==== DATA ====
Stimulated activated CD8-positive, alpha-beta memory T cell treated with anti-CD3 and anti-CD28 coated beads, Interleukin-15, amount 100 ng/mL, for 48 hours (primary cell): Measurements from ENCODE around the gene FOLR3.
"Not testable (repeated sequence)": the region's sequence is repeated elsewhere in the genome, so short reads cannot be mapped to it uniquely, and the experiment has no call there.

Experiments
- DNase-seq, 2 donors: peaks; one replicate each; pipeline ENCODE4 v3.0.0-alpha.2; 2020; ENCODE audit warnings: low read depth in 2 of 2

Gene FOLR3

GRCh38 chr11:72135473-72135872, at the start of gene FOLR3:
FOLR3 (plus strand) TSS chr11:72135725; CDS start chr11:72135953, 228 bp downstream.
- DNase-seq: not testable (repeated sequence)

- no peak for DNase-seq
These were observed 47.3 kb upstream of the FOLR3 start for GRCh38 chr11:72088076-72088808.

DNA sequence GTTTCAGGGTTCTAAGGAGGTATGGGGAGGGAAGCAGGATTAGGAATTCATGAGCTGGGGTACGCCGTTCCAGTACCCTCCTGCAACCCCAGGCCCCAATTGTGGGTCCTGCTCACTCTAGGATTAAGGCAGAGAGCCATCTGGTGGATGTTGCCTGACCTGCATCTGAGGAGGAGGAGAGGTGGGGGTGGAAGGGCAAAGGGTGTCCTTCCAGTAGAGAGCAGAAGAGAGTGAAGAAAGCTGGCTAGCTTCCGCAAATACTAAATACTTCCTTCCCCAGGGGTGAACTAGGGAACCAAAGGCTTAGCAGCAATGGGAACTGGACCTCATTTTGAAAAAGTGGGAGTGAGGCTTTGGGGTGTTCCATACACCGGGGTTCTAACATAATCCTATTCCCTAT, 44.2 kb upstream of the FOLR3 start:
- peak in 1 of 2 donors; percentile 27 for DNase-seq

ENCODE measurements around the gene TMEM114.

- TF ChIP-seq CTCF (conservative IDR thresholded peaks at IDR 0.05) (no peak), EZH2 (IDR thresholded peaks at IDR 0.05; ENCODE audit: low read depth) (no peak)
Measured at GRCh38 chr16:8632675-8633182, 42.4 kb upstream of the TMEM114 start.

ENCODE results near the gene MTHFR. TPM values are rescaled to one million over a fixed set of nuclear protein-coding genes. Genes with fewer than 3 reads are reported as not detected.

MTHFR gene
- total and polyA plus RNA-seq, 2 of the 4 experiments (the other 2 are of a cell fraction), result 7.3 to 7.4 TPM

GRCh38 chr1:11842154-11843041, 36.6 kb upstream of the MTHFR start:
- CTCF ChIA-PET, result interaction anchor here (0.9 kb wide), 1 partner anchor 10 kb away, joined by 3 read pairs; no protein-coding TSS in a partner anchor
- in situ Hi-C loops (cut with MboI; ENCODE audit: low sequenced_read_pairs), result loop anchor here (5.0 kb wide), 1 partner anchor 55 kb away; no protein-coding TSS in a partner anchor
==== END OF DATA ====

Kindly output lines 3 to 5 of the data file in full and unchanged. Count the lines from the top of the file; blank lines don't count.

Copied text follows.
Experiments
- DNase-seq, 2 donors: peaks; one replicate each; pipeline ENCODE4 v3.0.0-alpha.2; 2020; ENCODE audit warnings: low read depth in 2 of 2

Gene FOLR3